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  • Author: Hsiang-Cheng Chi x
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Chen-Hsin Liao, Shih-Chi Yeh, Ya-Hui Huang, Ruey-Nan Chen, Ming-Ming Tsai, Wei-Jan Chen, Hsiang-Cheng Chi, Pei-Ju Tai, Chia-Jung Liao, Sheng-Ming Wu, Wan-Li Cheng, Li-Mei Pai and Kwang-Huei Lin

The thyroid hormone 3,3′,5-triiodo-l-thyronine (T3) regulates growth, development, and differentiation processes in animals. These activities are mediated by the nuclear thyroid hormone receptors (TRs). Microarray analyses were performed previously to study the mechanism of regulation triggered by T3 treatment in hepatoma cell lines. The results showed that spondin 2 was regulated positively by T3. However, the underlying mechanism and the physiological role of T3 in the regulation of spondin 2 are not clear. To verify the microarray results, spondin 2 was further investigated using semi-quantitative reverse transcription-PCR and western blotting. After 48 h of T3 treatment in the HepG2–TRα1#1 cell line, spondin 2 mRNA and protein levels increased by 3.9- to 5.7-fold. Similar results were observed in thyroidectomized rats. To localize the regulatory region in spondin 2, we performed serial deletions of the promoter and chromatin immunoprecipitation assays. The T3 response element on the spondin 2 promoter was localized in the −1104/−1034 or −984/−925 regions. To explore the effect of spondin 2 on cellular function, spondin 2 knockdown cell lines were established from Huh7 cells. Knockdown cells had higher migration ability and invasiveness compared with control cells. Conversely, spondin 2 overexpression in J7 cells led to lower migration ability and invasiveness compared with control cells. Furthermore, this study demonstrated that spondin 2 overexpression in some types of hepatocellular carcinomas is TR dependent. Together, these experimental findings suggest that spondin 2, which is regulated by T3, has an important role in cell invasion, cell migration, and tumor progression.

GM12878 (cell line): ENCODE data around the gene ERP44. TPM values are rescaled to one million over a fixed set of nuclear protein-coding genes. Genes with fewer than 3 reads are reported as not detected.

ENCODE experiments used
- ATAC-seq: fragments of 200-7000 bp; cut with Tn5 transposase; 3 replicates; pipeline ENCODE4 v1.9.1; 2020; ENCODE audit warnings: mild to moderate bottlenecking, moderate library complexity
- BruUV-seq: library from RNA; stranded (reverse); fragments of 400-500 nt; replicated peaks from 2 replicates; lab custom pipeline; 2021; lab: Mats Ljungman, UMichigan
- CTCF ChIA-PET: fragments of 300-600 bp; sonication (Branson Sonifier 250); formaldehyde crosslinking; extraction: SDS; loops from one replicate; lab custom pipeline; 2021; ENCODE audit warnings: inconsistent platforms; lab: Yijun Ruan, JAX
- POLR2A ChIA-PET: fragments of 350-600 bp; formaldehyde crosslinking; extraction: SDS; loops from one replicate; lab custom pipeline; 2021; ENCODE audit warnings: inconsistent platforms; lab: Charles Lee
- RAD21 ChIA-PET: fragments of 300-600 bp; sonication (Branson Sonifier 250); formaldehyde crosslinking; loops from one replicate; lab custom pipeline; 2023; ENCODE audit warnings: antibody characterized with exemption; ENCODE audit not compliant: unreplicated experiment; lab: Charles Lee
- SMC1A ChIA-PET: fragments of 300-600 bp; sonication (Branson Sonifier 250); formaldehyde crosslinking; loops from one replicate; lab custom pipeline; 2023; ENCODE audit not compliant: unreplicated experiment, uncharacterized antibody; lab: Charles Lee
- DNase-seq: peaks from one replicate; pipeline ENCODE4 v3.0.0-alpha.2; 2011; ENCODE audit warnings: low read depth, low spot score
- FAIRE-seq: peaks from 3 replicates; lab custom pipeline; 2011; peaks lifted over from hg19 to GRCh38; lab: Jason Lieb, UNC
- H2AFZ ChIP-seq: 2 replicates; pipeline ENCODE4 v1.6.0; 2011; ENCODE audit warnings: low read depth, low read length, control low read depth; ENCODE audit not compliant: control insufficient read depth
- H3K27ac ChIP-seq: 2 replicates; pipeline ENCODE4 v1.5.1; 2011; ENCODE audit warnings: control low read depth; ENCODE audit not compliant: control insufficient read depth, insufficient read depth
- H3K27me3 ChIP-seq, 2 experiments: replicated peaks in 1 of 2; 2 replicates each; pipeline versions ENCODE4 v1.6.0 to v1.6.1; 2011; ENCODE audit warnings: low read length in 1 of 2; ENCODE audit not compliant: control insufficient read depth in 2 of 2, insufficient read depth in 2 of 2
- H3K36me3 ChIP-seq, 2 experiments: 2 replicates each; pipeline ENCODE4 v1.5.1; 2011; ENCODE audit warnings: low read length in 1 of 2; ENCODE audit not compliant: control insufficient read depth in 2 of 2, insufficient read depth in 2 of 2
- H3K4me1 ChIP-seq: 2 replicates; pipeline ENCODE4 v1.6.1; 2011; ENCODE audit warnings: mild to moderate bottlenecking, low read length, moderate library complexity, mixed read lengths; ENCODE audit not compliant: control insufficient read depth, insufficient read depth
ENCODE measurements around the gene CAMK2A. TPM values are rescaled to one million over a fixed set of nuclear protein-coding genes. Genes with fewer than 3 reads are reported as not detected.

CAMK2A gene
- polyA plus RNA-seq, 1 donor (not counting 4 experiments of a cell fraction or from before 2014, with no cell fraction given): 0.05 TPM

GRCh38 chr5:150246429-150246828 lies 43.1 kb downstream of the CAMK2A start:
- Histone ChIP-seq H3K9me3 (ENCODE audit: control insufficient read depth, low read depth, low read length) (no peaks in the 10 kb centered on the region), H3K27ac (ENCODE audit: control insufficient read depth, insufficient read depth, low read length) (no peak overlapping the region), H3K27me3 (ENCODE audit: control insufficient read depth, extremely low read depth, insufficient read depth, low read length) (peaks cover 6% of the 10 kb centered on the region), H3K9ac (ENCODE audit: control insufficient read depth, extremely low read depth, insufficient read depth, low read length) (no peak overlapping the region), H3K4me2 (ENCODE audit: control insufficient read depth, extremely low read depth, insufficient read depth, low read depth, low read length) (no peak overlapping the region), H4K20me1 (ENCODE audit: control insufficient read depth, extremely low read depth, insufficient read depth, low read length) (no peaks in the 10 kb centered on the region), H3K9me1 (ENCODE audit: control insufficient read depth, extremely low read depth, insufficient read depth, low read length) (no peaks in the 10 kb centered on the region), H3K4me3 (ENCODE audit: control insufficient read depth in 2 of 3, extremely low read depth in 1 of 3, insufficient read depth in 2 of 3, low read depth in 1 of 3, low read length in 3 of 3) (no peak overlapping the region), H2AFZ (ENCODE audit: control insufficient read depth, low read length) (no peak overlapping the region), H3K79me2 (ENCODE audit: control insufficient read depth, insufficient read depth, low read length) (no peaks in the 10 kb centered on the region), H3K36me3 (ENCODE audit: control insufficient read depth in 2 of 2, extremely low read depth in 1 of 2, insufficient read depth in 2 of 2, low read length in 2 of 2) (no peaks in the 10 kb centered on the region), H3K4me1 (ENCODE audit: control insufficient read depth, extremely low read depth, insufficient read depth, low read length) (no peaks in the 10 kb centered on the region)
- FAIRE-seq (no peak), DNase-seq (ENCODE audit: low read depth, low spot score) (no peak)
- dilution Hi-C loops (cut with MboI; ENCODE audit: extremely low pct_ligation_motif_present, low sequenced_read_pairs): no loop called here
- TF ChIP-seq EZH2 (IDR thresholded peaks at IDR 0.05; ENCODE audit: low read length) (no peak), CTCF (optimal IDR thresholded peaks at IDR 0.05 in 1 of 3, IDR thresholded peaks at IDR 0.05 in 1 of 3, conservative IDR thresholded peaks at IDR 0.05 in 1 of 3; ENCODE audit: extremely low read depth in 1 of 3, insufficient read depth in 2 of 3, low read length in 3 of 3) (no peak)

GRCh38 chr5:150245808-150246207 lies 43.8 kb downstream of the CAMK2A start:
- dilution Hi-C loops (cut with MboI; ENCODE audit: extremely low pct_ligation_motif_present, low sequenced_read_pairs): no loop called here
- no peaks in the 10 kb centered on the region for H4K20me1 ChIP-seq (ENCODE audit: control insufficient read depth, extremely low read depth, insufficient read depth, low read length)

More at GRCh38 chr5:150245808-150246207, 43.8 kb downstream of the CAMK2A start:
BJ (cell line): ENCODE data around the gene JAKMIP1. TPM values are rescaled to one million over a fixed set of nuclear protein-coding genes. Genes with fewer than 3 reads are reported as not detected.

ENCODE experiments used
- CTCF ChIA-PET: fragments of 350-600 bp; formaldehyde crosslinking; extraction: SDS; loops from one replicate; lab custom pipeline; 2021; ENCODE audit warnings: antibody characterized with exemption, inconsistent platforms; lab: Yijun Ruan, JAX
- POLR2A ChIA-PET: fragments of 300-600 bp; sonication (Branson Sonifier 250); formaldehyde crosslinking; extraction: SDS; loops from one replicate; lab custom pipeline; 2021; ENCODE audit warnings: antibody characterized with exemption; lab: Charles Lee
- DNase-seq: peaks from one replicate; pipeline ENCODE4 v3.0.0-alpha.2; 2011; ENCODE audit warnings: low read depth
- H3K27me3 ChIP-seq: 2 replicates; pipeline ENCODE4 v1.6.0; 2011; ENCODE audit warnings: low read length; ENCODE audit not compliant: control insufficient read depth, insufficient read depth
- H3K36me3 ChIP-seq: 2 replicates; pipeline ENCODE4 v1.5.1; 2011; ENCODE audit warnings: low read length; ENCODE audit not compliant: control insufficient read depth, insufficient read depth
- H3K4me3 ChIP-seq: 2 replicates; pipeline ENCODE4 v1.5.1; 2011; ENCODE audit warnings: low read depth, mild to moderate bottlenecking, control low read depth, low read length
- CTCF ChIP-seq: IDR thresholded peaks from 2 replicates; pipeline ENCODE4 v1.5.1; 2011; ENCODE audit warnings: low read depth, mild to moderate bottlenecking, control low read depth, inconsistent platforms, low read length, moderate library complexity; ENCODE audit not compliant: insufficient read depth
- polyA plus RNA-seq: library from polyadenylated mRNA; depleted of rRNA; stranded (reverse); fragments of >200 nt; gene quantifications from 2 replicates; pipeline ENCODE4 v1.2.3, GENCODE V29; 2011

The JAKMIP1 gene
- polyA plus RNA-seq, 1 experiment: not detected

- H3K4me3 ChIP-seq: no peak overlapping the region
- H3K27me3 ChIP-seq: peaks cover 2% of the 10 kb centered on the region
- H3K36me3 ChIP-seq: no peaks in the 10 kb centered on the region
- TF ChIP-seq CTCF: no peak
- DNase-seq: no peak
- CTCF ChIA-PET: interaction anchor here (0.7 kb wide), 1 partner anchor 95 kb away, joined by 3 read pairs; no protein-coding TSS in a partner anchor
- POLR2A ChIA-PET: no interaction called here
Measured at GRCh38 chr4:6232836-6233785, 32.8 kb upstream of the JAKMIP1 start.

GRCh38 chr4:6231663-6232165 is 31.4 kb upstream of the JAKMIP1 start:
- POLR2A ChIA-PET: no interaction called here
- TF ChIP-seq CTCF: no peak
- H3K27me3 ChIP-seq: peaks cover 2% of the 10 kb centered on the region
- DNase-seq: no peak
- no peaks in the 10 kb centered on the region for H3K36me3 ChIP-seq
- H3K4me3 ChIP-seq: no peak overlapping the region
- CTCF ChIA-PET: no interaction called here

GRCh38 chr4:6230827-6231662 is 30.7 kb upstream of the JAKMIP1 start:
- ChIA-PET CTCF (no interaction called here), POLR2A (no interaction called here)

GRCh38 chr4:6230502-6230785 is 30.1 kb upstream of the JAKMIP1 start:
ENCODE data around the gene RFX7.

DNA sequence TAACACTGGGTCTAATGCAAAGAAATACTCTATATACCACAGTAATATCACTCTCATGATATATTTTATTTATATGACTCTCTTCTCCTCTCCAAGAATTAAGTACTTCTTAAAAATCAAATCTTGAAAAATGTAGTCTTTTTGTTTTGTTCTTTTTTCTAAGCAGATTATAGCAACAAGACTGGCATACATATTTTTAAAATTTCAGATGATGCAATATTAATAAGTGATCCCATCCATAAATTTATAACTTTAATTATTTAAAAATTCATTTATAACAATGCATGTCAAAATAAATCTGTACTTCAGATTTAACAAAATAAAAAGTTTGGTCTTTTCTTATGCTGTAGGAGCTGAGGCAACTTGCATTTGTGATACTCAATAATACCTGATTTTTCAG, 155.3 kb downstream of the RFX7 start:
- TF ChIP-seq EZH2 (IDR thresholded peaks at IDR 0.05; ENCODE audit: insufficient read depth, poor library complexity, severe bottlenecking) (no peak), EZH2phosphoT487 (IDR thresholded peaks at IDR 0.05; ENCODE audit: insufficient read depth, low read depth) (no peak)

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Shih-Ping Cheng, Chien-Liang Liu, Ming-Jen Chen, Ming-Nan Chien, Ching-Hsiang Leung, Chi-Hsin Lin, Yi-Chiung Hsu and Jie-Jen Lee

CD74, the invariant chain of major histocompatibility complex class II, is also a receptor for macrophage migration inhibitory factor (MIF). CD74 and MIF have been associated with tumor progression and metastasis in hematologic and solid tumors. In this study, we found that 60 and 65% of papillary thyroid cancers were positive for CD74 and MIF immunohistochemical staining respectively. Anaplastic thyroid cancer was negative for MIF, but mostly positive for CD74 expression. Normal thyroid tissue and follicular adenomas were negative for CD74 expression. CD74 expression in papillary thyroid cancer was associated with larger tumor size (P=0.043), extrathyroidal invasion (P=0.021), advanced TNM stage (P=0.006), and higher MACIS score (P=0.026). No clinicopathological parameter was associated with MIF expression. Treatment with anti-CD74 antibody in thyroid cancer cells inhibited cell growth, colony formation, cell migration and invasion, and vascular endothelial growth factor secretion. In contrast, treatment with recombinant MIF induced an increase in cell invasion. Anti-CD74 treatment reduced AKT phosphorylation and stimulated AMPK activation. Our findings suggest that CD74 overexpression in thyroid cancer is associated with advanced tumor stage and may serve as a therapeutic target.

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Yang-Hsiang Lin, Meng-Han Wu, Ya-Hui Huang, Chau-Ting Yeh, Hsiang-Cheng Chi, Chung-Ying Tsai, Wen-Yu Chuang, Chia-Jung Yu, I-Hsiao Chung, Ching-Ying Chen and Kwang-Huei Lin

Thyroid hormone (T3) and its receptor (TR) are involved in cancer progression. While deregulation of long non-coding RNA (lncRNA) expression has been detected in many tumor types, the mechanisms underlying specific involvement of lncRNAs in tumorigenicity remain unclear. Experiments from the current study revealed negative regulation of BC200 expression by T3/TR. BC200 was highly expressed in hepatocellular carcinoma (HCC) and effective as an independent prognostic marker. BC200 promoted cell growth and tumor sphere formation, which was mediated via regulation of cell cycle-related genes and stemness markers. Moreover, BC200 protected cyclin E2 mRNA from degradation. Cell growth ability was repressed by T3, but partially enhanced upon BC200 overexpression. Mechanistically, BC200 directly interacted with cyclin E2 and promoted CDK2–cyclin E2 complex formation. Upregulation of cell cycle-related genes in hepatoma samples was positively correlated with BC200 expression. Our collective findings support the utility of a potential therapeutic strategy involving targeting of BC200 for the treatment of HCC.